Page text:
Modern server architectures rely on memory locality for optimal performance. Data needs to be organized that allows the CPU’s to process the data, without having to wait. If the data is not structured in a cache friendly way, the CPU will have to wait. What if the application needs fast access to neighboring data, rather than elements in a row, or must transverse the data multiple times?
To improve data locality of multi-dimensional data, using a Morton ordering, can help in many cases. When data is held in cache or in cache lines, performance will be better than if data is held in different cache lines. On the Intel Xeon Phi coprocessor, a single cache line is 64 bytes, enough to hold 16 single precision floating point values. But what happens when the data is not contiguous?
The Morton order is a mapping of multidimensional data to one dimension that preserves locality of the data. This is also known as Z-order. When using this ordering, for example in a 16 x 16 matrix, each of the 4 sub matrices can fit into a single cache line. For example, when transposing a simple matrix, if each of the sub-matrices are transposed themselves, then transposing the 4 x 4 matrices will lead to the full matrix transpose. When dealing with large matrices (1024 x 1024 and larger), speedups by using a Morton ordering compared to a naïve implementation can result in up to 11 times the performance on the Intel Xeon Phi coprocessor. When using multiple threads (which the Intel Xeon Phi is designed for), using the Morton ordering, performance is up to 2.44 times faster for a large matrix transpose. Even on an Intel Xeon CPU, by using up to 32 threads, comparing the naïve implementation to one using Morton ordering, the speedup was up to over 4X while running a 32768 x 32768 matrix transpose.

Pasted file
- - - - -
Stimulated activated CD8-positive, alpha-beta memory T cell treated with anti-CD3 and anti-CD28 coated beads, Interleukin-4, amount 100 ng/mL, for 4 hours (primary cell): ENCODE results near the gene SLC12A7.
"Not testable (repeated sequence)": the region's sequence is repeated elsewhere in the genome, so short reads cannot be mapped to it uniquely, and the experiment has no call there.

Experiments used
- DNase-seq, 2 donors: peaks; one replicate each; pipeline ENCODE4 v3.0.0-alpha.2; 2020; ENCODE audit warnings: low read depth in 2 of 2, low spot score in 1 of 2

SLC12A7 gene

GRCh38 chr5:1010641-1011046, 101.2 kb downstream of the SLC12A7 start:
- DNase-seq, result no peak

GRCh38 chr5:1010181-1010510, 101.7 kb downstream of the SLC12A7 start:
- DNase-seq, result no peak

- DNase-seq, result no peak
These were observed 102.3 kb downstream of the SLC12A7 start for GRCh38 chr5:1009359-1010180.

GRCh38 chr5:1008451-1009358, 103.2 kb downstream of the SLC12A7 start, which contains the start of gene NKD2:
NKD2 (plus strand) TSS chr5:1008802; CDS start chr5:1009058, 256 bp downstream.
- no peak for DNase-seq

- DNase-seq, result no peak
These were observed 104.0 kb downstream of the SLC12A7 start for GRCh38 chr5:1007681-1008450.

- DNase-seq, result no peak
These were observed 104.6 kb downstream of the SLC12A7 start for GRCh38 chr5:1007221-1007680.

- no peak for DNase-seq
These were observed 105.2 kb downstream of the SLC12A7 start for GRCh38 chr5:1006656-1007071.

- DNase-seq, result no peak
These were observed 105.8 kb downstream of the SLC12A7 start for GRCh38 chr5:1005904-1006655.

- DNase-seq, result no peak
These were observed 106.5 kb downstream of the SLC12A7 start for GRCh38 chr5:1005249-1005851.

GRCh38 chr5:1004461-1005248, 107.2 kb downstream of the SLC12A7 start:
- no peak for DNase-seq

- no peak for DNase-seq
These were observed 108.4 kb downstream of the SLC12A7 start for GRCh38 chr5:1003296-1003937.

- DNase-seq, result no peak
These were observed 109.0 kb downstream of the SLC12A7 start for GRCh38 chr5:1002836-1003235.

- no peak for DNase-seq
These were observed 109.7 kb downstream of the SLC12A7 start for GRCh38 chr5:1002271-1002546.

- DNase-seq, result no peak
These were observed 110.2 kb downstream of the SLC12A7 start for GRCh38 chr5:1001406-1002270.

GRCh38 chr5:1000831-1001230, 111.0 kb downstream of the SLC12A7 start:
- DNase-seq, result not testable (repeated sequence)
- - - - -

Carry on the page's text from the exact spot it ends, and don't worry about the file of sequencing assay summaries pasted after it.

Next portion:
Another example of using data grouping is when running an application that uses a large matrix multiply function. Using a combination of new ordering and the Intel MIC compiler directives, performance on the Intel Xeon Phi coprocessor was up to 36 X faster, and on the Intel Xeon CPU was up to 29 X faster.
By using Morton ordering as an alternative to row-major or column-major data storage, significant speedups can be achieved on the Intel Xeon Phi coprocessor or Intel Xeon CPU when performing matrix multiplies or matrix transposes. Morton reordering was effective on either setup. By doing this reordering of the data, maximum performance is achieved due to cache locality. Taking advantage of cache lines will greatly speed up performance of application codes.
Source: Intel, USA.
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